A Brief Overview of Emergency Air Ambulance Services

An air ambulance is generally characterized as a specialized helicopter or fixed wing aircraft, which is used in both emergency and non-emergency situations. Air ambulance services are generally favored in emergency situations to implement the quick evacuation of critically injured or ill people. They are less often implemented to transfer patients to a hospital, or facility for specialized treatment.

The Benefits of Air Ambulance Services

The benefits of aerial medical transport were recognized years before the invention of the plane, with hot air balloons being used to evacuate injured soldiers during the Franco-Prussian war in 1870. Air evacuation of the wounded using helicopters later became common place practice during skirmishes such as the Vietnam and Iraq wars. This was owing to the fact that helicopters could be used to reach remote destinations in short amounts of time, and treatment of patients by qualified personnel could commence as soon as they were in the aircraft.

Contemporary air ambulances are generally used in much the same way, collecting critical patients from extremely remote destinations such as small rural towns, offshore oil rigs and small isolated islands. These air ambulance services are often the only access that these small communities have to emergency healthcare, as ground or sea transport would take far too long and would most likely result in increased mortality rates.

Even in areas where conventional ground emergency services are available, air ambulance services are often favored, as air transport is seen as being inherently faster than ground transport under most circumstances. It has also been widely proposed that a decreased response time results in better long term outcomes for the patient.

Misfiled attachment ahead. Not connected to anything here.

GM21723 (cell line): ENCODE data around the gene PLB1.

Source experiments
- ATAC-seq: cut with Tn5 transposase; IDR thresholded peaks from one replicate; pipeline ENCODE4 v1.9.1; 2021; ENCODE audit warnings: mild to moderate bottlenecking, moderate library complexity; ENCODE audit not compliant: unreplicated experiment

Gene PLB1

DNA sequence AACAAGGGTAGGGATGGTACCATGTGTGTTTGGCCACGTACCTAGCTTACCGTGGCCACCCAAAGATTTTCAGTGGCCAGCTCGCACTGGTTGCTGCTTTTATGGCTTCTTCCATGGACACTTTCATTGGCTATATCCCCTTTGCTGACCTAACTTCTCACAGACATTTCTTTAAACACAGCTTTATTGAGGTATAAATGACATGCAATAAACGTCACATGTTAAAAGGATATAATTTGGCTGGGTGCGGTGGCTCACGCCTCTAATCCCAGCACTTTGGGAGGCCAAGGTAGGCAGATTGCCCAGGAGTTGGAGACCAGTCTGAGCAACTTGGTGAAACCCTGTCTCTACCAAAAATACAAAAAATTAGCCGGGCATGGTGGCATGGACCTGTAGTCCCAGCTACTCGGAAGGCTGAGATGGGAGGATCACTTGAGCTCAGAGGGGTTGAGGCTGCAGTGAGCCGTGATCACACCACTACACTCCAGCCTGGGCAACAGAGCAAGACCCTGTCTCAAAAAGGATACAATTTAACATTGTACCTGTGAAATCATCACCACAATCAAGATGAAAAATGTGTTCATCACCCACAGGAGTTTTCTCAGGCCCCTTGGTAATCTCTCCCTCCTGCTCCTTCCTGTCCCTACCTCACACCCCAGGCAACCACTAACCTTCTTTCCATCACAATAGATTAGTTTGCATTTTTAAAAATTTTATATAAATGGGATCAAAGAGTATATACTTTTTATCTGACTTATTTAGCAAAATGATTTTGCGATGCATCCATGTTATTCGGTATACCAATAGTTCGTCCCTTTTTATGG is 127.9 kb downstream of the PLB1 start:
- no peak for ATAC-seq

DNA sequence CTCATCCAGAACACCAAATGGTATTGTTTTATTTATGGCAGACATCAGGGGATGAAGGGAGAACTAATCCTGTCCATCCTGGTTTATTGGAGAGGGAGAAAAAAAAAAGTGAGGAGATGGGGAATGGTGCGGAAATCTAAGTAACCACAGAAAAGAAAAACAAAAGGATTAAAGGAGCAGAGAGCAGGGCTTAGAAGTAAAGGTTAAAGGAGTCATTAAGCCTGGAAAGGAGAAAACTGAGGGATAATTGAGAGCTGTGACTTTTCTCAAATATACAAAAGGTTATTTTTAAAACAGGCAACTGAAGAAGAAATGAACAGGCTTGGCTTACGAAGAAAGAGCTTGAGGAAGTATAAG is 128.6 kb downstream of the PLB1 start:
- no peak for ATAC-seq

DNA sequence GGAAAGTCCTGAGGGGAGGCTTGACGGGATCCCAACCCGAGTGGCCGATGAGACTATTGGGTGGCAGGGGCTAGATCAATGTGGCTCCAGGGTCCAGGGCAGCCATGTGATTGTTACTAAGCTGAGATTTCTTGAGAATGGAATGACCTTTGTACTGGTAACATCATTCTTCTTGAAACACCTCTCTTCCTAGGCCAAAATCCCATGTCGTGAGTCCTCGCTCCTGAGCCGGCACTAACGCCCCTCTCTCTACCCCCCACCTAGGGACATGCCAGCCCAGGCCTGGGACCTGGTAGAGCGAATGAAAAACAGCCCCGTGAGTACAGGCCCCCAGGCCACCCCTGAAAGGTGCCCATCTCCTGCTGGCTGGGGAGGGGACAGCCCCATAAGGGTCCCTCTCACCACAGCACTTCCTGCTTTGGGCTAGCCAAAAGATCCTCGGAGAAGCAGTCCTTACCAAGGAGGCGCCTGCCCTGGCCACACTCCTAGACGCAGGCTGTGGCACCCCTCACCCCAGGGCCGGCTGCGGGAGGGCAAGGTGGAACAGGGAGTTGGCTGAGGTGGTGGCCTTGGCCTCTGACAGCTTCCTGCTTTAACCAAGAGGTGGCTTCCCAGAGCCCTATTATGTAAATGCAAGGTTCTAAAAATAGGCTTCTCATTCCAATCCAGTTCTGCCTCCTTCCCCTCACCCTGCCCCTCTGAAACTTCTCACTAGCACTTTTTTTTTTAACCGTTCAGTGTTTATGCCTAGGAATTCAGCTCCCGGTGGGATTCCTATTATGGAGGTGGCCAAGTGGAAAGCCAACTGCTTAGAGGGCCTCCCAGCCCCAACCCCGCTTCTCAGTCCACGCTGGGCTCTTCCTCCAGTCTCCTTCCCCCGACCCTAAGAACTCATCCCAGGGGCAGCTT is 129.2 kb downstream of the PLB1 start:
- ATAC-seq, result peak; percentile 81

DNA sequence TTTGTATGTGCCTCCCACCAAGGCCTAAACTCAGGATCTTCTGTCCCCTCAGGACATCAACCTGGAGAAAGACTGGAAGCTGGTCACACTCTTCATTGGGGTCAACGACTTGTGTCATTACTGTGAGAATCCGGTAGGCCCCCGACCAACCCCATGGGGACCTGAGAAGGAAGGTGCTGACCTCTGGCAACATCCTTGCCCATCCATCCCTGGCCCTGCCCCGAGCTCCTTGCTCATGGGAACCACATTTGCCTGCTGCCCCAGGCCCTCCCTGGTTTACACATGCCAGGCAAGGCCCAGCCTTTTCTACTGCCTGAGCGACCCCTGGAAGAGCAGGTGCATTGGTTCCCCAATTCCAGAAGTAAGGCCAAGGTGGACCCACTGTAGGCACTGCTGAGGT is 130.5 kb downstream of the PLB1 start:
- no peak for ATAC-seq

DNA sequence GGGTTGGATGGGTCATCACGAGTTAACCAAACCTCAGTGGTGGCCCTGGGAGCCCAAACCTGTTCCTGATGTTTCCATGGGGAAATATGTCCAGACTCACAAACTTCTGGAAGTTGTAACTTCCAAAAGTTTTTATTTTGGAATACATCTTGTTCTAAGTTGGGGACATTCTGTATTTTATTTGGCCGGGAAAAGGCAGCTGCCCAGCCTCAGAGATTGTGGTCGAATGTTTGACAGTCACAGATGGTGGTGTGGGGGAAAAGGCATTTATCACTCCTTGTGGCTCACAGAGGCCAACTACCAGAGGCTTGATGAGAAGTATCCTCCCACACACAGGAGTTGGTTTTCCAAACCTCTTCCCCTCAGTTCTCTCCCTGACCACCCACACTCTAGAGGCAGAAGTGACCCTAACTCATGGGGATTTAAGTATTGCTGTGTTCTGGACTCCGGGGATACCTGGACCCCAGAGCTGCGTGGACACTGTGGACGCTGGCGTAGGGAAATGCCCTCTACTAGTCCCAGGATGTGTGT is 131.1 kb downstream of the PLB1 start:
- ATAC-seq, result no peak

The Disadvantages of Air Ambulance Services

Some studies are less flattering when it comes to air transport services, with numerous studies finding no significant difference between air ambulance and conventional ground ambulance response times. It has been argued by one study in particular that distances of less than 66 kilometers without extremely adverse road conditions, are best covered by conventional ground emergency transportation.

This is proposed due to the fact that many air ambulances are generally based in larger settlements, meaning that the flight time from the large settlement to the event must also be taken into account. Some studies such as Chappell et al. (2002) have even argued that total transport time actually is longer when using air transportation services opposed to ground services.

The major disadvantage however, regarding air ambulance programs is the extremely high operational costs, which generally occur due to factors such as: the lease or purchase of aircraft, maintenance, fuel and specialized personnel. The average air medical transportation program in the United States in 1995 was estimated to cost approximately 2 million dollars, which has caused several hospitals in the US to reevaluate, or canceled their flight programs altogether, in an attempt to save money.

In conclusion, air ambulance services disputably have certain pitfalls however; there are still many advantages and benefits that these programs offer, especially to patients in remote and rural areas. It is believed that without these services many patients would go without proper emergency medical care, which would in turn result in unnecessary fatalities.